HOUSTON CHRONICLE

Violinist aces dual showpieces
Rising star violinist Augustin Hadelich surpassed expectations Thursday night in his Jones Hall debut with the Houston Symphony.

Instead of a concerto, Hadelich played two shorter showpieces in contrasting moods. It was an agreeable change from the customary format that demonstrated his impressive virtuosity and range.

Hadelich imbued Ernest Chausson's Poème for Violin and Orchestra with soulful lyricism, playing with beautiful tone and a sure, sustained quality of sound in each note and line. That steadiness, the intense concentration and his deft handling of such flourishes as the succession of ascending trills gave a cumulative force to this lovely, somewhat melancholy work. Under music director Hans Graf, the orchestra performed with a painstaking care and subtlety that supported and enhanced Hadelich's work.

Though Chausson's Poème calls for restraint and delicacy, Maurice Ravel's gypsy-tinged Tzigane for Violin and Orchestra invites a vigorous, muscular attack. Hadelich capitalized on its opportunities, bringing decisive force to each note and zestful drive to his phrasing. He brought off the many technical challenges with aplomb, as in the frequent bursts of rapid-fire pizzicato. Again, the orchestra's work melded ideally with Hadelich's artistry. By the closing stretch, as Hadelich dashed off intricate and ever-accelerating figures with feverish brilliance, the rendition exerted the kind of excitement that threatens to lift the listener right out of his seat.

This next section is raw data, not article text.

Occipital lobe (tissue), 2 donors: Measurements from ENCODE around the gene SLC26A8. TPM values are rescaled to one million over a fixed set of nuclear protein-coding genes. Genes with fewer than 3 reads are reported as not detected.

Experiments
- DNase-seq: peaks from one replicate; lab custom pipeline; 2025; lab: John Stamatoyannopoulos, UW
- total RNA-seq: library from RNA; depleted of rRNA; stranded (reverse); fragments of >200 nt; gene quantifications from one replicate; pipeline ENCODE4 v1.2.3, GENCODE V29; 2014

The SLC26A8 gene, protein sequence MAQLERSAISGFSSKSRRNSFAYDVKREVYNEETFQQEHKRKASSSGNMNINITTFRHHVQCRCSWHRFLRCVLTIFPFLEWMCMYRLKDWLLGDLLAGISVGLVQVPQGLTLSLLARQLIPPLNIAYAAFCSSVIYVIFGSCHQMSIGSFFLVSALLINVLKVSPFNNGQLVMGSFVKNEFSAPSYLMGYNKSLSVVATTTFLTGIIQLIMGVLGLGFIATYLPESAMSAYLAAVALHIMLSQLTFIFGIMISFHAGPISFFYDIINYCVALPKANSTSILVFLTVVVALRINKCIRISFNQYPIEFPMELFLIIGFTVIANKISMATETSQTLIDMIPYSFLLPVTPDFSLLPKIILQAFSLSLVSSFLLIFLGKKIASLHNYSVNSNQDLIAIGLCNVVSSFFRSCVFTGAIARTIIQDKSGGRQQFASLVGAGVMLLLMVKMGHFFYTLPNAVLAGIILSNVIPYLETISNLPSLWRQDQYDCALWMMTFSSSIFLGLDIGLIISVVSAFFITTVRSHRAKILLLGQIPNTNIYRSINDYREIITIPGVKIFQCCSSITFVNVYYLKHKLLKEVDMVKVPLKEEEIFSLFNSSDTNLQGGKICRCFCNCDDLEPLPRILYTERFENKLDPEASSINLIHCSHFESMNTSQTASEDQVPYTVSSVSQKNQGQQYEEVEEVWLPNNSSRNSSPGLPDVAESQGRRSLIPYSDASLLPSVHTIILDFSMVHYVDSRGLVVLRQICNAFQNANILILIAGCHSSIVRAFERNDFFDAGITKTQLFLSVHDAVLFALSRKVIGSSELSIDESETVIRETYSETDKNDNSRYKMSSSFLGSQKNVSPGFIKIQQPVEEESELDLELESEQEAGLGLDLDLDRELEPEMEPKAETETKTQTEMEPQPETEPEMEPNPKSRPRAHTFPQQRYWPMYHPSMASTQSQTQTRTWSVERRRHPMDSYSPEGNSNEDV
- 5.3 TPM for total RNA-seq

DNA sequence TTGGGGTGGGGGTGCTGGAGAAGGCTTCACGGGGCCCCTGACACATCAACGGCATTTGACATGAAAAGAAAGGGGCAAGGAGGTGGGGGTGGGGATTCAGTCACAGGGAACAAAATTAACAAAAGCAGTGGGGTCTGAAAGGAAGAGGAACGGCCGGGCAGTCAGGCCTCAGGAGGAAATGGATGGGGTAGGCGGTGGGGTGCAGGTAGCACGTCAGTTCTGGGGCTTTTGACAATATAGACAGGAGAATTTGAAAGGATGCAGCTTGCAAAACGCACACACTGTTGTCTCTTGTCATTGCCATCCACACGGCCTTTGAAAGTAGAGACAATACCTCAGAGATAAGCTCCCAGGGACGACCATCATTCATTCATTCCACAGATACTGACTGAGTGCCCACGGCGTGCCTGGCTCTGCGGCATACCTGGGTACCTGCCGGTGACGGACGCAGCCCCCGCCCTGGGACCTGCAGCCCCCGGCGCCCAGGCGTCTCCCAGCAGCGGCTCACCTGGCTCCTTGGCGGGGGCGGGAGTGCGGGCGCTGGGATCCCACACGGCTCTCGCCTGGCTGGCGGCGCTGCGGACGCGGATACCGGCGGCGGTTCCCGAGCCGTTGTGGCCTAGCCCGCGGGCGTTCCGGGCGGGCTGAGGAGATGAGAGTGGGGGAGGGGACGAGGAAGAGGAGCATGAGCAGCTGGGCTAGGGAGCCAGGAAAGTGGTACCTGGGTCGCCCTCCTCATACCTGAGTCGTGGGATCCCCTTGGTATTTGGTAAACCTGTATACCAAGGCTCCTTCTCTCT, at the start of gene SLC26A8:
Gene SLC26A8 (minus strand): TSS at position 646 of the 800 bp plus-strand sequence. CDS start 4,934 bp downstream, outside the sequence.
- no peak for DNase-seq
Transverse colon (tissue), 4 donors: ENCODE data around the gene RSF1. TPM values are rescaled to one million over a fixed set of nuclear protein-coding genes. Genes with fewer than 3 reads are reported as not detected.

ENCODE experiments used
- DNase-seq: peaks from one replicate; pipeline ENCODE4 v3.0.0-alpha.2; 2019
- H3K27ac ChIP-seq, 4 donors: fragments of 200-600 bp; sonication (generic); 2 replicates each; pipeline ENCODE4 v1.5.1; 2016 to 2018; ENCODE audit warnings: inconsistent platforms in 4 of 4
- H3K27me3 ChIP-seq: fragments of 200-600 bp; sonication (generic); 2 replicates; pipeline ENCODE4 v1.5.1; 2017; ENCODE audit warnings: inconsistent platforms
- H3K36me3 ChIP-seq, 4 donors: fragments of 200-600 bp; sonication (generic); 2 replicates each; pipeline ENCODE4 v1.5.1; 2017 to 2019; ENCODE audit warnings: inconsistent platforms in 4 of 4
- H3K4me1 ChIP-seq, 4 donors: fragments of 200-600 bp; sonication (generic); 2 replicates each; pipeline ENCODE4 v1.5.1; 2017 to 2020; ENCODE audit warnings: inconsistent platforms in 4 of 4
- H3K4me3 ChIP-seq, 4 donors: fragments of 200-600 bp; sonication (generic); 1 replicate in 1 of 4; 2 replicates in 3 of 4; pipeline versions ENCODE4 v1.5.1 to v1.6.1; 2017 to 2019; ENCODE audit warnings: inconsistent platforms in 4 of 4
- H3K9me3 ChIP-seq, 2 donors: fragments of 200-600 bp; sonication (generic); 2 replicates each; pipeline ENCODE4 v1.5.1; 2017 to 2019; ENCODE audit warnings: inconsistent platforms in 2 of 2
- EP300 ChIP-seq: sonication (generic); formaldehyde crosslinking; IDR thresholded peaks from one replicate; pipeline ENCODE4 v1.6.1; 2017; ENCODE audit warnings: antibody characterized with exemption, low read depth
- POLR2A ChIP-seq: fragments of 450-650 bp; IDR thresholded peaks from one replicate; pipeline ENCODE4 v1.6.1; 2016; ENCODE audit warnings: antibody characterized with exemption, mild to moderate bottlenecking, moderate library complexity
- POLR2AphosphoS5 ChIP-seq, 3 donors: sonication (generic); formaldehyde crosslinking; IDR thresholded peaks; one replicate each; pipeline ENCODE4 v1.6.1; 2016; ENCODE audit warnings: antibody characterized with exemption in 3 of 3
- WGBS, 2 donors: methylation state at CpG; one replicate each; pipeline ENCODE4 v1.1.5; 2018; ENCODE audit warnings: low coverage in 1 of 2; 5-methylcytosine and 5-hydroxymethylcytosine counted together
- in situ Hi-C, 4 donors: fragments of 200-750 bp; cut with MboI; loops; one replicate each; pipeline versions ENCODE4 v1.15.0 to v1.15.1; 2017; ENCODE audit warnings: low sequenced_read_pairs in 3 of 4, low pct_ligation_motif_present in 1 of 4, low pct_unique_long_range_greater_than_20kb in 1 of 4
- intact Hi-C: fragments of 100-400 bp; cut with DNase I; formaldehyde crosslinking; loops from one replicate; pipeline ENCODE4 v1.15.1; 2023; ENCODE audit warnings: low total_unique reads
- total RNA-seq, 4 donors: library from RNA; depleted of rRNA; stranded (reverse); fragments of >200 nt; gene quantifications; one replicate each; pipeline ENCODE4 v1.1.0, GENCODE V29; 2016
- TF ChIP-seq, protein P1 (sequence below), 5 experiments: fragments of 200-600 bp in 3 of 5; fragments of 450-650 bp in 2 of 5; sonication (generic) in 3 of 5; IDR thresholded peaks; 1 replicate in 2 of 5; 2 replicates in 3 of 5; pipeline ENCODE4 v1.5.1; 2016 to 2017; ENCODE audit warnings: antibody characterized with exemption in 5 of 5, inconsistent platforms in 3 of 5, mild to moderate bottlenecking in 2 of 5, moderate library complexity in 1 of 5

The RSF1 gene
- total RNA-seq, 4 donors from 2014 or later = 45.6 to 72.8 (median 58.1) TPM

Hadelich generously obliged the audience with an encore, Niccolo Paganini's Caprice No. 24, making each variation a dazzler with a distinctive character of its own.
HOUSTON CHRONICLE